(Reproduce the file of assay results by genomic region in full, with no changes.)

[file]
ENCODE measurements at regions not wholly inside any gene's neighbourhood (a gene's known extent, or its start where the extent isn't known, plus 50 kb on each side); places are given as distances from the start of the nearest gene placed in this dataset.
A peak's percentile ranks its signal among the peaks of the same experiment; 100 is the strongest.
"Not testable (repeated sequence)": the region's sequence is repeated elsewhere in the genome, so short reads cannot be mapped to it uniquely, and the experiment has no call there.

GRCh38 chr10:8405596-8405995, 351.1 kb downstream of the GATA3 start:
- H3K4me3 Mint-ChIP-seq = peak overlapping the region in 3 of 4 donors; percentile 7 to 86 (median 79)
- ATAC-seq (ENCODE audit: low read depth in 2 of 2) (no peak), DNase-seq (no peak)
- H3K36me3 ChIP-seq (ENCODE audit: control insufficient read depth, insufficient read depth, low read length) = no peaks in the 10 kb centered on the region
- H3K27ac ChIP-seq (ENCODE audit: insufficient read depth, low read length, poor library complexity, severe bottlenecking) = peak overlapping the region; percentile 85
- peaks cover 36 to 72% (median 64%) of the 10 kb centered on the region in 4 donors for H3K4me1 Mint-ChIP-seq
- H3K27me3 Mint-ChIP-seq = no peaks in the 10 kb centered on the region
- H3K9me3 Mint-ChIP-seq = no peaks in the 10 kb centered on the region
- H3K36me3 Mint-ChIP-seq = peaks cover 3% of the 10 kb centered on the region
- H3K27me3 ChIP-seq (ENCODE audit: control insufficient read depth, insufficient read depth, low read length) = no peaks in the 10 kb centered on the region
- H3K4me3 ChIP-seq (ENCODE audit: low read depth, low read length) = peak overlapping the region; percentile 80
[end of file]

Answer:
ENCODE measurements at regions not wholly inside any gene's neighbourhood (a gene's known extent, or its start where the extent isn't known, plus 50 kb on each side); places are given as distances from the start of the nearest gene placed in this dataset.
A peak's percentile ranks its signal among the peaks of the same experiment; 100 is the strongest.
"Not testable (repeated sequence)": the region's sequence is repeated elsewhere in the genome, so short reads cannot be mapped to it uniquely, and the experiment has no call there.

GRCh38 chr10:8405596-8405995, 351.1 kb downstream of the GATA3 start:
- H3K4me3 Mint-ChIP-seq = peak overlapping the region in 3 of 4 donors; percentile 7 to 86 (median 79)
- ATAC-seq (ENCODE audit: low read depth in 2 of 2) (no peak), DNase-seq (no peak)
- H3K36me3 ChIP-seq (ENCODE audit: control insufficient read depth, insufficient read depth, low read length) = no peaks in the 10 kb centered on the region
- H3K27ac ChIP-seq (ENCODE audit: insufficient read depth, low read length, poor library complexity, severe bottlenecking) = peak overlapping the region; percentile 85
- peaks cover 36 to 72% (median 64%) of the 10 kb centered on the region in 4 donors for H3K4me1 Mint-ChIP-seq
- H3K27me3 Mint-ChIP-seq = no peaks in the 10 kb centered on the region
- H3K9me3 Mint-ChIP-seq = no peaks in the 10 kb centered on the region
- H3K36me3 Mint-ChIP-seq = peaks cover 3% of the 10 kb centered on the region
- H3K27me3 ChIP-seq (ENCODE audit: control insufficient read depth, insufficient read depth, low read length) = no peaks in the 10 kb centered on the region
- H3K4me3 ChIP-seq (ENCODE audit: low read depth, low read length) = peak overlapping the region; percentile 80